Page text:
But I guess better late than never. Did y’all know aprons are now cool? And have been for quite some time now? I should have known. I mean, I read both Amy Karol’s blog and CraftSanity, both of whom often write about their love of aprons and seem pretty darn cool. So I shoulda known… Anyway, I discovered “the whole apron thing” last week when I realized that I’d managed to get half of our dinner all over myself while I was cooking (Josh usually cooks dinner, but since I have a bit more time on my hands these days, I have been cooking more). Anyway, I picked up an apron design from local Barbara Brunson, whose company is Vanilla House Designs over in Hillsboro, Ore. Barbara designs some of the most fun aprons I’ve seen, with lots of creative touches, many of which are retro-inspired. I chose her Friday Night Apron, which is a halter style and combined it with three different complimentary fabrics in greens and pinks.
(Yes, that’s the dog’s toy salmon standing in for actual food on the grill.)
Oh yeah, and my new favorite embellishment is rickrack (yes, I’m late to the rickrack party, too) and it plays a prominent role in my apron.
Oh, and now I know that I would have been well-served to read Stacy’s comprehensive review of of this pattern before I started preemptively fiddling with it for fit on the halter. It would have been a perfect fit on me unaltered, but I tinkered and paid the price, it’s a bit too big.
Oh well, after all, it is an apron. It doesn’t need to fit perfectly.
This pattern, and all Vanilla House designs, use length and width measurements for the square pieces—the only pattern pieces that are included are those that are shaped (think the Amy Butler In Stitches book)—and I made a slight oops! when I did my cutting for the apron skirt and, as a result, it’s rather narrow. (Lesson learned: Don’t cut out fabric you have to measure when you’re overly tired.)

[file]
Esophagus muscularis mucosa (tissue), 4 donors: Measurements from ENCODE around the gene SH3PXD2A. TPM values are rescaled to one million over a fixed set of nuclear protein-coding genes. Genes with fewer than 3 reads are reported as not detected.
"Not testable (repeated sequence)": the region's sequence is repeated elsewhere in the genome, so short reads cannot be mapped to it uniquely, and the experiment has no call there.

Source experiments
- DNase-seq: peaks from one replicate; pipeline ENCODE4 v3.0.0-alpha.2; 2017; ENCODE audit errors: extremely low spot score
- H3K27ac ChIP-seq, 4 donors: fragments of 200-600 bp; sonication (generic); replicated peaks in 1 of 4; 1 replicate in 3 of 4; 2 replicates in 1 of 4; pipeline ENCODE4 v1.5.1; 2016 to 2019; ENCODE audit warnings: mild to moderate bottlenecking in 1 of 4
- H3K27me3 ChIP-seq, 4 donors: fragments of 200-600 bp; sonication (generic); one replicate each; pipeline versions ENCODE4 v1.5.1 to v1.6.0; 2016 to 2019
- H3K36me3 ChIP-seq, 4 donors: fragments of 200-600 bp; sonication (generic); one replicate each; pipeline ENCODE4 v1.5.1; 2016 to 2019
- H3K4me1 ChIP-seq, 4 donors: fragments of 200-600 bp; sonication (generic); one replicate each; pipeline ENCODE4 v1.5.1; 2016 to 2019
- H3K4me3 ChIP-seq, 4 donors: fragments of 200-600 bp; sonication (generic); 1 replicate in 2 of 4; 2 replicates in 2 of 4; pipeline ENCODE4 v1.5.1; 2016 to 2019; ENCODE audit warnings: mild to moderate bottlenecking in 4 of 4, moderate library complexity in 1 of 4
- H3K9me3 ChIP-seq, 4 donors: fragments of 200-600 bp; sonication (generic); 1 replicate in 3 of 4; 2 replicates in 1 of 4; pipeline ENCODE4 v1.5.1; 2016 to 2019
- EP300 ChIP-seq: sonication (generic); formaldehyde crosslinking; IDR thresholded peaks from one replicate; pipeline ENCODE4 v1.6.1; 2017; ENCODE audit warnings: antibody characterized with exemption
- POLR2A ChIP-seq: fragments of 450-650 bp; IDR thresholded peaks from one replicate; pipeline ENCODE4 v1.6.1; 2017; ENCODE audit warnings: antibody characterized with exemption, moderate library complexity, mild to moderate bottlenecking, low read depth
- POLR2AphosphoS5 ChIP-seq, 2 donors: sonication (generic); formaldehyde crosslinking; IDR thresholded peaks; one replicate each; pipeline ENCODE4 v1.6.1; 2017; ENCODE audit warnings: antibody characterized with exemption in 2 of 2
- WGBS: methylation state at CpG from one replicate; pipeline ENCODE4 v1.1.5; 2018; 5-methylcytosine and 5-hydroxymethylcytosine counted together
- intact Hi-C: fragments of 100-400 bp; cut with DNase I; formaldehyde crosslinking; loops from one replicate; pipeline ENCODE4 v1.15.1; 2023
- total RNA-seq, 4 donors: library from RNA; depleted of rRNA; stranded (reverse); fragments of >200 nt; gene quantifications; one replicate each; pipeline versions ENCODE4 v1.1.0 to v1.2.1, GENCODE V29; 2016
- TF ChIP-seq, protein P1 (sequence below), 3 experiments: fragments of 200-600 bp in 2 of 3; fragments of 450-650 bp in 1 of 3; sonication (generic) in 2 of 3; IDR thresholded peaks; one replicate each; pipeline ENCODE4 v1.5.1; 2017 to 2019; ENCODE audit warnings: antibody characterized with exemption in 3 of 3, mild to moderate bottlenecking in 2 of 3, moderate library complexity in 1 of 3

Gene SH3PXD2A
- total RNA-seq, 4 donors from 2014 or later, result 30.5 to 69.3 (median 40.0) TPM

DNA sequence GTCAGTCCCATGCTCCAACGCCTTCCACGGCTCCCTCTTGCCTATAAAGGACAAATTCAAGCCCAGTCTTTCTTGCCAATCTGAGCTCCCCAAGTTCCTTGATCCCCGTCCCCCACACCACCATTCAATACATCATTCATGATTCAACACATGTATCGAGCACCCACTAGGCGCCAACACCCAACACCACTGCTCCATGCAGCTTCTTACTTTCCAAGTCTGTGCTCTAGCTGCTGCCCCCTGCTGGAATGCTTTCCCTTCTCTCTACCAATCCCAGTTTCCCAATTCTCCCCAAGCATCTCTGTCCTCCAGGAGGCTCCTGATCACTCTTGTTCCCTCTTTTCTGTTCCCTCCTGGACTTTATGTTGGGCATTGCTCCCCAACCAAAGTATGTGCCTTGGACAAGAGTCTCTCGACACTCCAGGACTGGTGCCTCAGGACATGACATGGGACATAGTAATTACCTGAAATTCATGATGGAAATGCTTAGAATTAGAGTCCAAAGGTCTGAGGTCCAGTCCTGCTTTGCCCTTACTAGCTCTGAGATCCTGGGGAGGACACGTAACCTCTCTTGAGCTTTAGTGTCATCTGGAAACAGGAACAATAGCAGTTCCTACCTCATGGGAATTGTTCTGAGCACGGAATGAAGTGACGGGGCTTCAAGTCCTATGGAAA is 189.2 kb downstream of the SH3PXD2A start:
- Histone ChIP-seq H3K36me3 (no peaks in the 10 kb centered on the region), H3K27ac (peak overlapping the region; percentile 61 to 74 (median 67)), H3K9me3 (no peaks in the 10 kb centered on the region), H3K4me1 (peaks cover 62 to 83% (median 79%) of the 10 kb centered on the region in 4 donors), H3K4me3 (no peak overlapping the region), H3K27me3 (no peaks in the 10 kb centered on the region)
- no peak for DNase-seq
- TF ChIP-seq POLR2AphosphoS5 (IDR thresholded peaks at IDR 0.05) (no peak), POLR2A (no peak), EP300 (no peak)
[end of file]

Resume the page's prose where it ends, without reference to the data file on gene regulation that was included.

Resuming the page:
But again, it’s an apron, it doesn’t need to be perfect.
Since I’m also obsessed with top-stitching everything, I also top-stitched the entire thing, which I think makes it look more finished and makes the entire apron a bit more stable. I think it will help it hold up longer too (I’ve noticed garments I’ve made that aren’t top-stitched seem to take a beating in the wash at the seams. While this isn’t a precise science, I figure something like an apron that gets washed a lot is well-served having all the reinforcement it can get.)
One final note about this project. I had stuck the pattern sheet that has all the yardages on it in my bag, and somehow misplaced it. In a total panic, I emailed Barbara, the designer, asking her if she could send me the yardages. In a moment self-deprecating humor, I also told her that I was sure that by emailing her and asking for this information, that I was guaranteeing that I’d find my copy somewhere stupidly obvious. She sweetly immediate sent the information I needed to me, with this hilarious note (which I imagine she won’t mind me repeating):
Please find the attach pdf for the back cover of P141 Friday Night Apron. And as soon as you open the pdf, your other cover will magically appear!
And you know what? I opened the PDF, and she was right!
~SarahNo related posts...
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